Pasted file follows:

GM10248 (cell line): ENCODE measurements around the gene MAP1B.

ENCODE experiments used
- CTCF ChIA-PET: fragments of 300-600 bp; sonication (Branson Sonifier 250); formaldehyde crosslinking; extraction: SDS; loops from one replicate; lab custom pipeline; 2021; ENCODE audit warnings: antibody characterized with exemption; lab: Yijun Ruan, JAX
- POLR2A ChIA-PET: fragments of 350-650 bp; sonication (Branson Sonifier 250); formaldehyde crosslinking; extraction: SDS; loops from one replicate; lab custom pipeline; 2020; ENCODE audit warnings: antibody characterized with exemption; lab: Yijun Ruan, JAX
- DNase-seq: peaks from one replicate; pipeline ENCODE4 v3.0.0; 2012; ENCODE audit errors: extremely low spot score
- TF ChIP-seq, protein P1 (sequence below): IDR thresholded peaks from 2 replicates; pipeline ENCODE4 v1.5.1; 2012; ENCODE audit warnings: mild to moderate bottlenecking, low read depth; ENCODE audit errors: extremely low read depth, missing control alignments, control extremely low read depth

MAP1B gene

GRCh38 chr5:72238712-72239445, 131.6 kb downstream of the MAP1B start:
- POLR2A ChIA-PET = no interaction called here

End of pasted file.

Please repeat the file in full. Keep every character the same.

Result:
GM10248 (cell line): ENCODE measurements around the gene MAP1B.

ENCODE experiments used
- CTCF ChIA-PET: fragments of 300-600 bp; sonication (Branson Sonifier 250); formaldehyde crosslinking; extraction: SDS; loops from one replicate; lab custom pipeline; 2021; ENCODE audit warnings: antibody characterized with exemption; lab: Yijun Ruan, JAX
- POLR2A ChIA-PET: fragments of 350-650 bp; sonication (Branson Sonifier 250); formaldehyde crosslinking; extraction: SDS; loops from one replicate; lab custom pipeline; 2020; ENCODE audit warnings: antibody characterized with exemption; lab: Yijun Ruan, JAX
- DNase-seq: peaks from one replicate; pipeline ENCODE4 v3.0.0; 2012; ENCODE audit errors: extremely low spot score
- TF ChIP-seq, protein P1 (sequence below): IDR thresholded peaks from 2 replicates; pipeline ENCODE4 v1.5.1; 2012; ENCODE audit warnings: mild to moderate bottlenecking, low read depth; ENCODE audit errors: extremely low read depth, missing control alignments, control extremely low read depth

MAP1B gene

GRCh38 chr5:72238712-72239445, 131.6 kb downstream of the MAP1B start:
- POLR2A ChIA-PET = no interaction called here